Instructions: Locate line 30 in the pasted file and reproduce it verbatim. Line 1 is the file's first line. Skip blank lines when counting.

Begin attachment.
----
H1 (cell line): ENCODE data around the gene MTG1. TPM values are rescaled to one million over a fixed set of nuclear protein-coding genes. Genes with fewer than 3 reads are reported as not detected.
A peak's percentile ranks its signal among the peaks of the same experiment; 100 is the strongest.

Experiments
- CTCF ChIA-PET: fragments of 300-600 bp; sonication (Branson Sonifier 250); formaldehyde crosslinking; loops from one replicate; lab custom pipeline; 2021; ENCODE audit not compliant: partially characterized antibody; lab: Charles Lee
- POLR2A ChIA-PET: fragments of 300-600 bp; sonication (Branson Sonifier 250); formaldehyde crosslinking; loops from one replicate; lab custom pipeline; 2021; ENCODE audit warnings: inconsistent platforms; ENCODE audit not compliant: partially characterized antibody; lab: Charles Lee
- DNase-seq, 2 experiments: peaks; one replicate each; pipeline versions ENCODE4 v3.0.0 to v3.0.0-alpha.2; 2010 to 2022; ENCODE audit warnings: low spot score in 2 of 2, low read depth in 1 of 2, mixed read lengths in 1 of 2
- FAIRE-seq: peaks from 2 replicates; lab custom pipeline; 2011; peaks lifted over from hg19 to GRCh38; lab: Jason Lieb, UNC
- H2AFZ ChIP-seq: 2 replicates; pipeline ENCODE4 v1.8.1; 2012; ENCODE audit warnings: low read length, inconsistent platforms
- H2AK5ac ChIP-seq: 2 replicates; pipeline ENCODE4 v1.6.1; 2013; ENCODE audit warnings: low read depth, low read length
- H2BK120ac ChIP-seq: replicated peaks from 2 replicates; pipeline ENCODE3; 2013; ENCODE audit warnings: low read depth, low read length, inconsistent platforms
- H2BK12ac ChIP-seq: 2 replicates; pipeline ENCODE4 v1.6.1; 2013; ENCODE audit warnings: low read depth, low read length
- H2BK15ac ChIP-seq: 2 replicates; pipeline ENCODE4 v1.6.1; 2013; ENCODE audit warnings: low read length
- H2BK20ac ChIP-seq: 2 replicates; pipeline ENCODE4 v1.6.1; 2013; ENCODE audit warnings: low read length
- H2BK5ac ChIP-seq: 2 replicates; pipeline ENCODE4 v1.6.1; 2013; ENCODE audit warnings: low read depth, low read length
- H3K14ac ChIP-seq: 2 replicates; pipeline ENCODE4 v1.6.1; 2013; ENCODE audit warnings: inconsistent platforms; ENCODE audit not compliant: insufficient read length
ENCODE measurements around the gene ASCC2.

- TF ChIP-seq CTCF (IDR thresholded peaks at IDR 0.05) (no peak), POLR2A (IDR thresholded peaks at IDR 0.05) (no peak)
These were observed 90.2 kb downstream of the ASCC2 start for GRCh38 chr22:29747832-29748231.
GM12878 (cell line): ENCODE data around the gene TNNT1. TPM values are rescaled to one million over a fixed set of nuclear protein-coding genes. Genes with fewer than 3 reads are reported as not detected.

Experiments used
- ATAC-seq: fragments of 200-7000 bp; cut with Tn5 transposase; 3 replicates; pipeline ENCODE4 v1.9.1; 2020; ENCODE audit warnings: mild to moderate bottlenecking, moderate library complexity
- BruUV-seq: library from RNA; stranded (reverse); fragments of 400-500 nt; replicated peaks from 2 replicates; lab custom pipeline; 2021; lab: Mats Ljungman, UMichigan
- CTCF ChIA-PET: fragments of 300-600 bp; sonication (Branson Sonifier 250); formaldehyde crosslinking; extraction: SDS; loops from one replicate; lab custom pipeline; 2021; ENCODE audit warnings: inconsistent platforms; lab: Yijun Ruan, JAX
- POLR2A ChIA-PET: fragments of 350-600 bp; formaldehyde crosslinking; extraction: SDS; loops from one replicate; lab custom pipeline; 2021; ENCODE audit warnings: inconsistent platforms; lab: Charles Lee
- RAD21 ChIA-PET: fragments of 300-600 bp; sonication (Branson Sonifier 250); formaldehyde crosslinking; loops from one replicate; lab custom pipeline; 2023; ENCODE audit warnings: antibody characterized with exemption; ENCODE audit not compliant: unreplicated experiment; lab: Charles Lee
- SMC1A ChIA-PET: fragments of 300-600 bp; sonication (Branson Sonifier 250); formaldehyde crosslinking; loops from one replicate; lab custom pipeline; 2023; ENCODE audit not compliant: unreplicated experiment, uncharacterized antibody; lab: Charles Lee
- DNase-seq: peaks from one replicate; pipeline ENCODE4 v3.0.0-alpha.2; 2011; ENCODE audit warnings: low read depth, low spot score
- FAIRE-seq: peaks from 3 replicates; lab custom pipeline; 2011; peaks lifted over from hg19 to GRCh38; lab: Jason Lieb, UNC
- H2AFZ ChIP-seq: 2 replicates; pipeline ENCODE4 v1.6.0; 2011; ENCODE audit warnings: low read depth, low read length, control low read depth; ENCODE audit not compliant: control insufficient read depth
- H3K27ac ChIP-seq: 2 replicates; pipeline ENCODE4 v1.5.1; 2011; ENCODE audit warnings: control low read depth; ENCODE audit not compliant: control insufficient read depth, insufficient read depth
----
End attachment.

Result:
- H3K27ac ChIP-seq: 2 replicates; pipeline ENCODE4 v1.5.1; 2011; ENCODE audit warnings: control low read depth; ENCODE audit not compliant: control insufficient read depth, insufficient read depth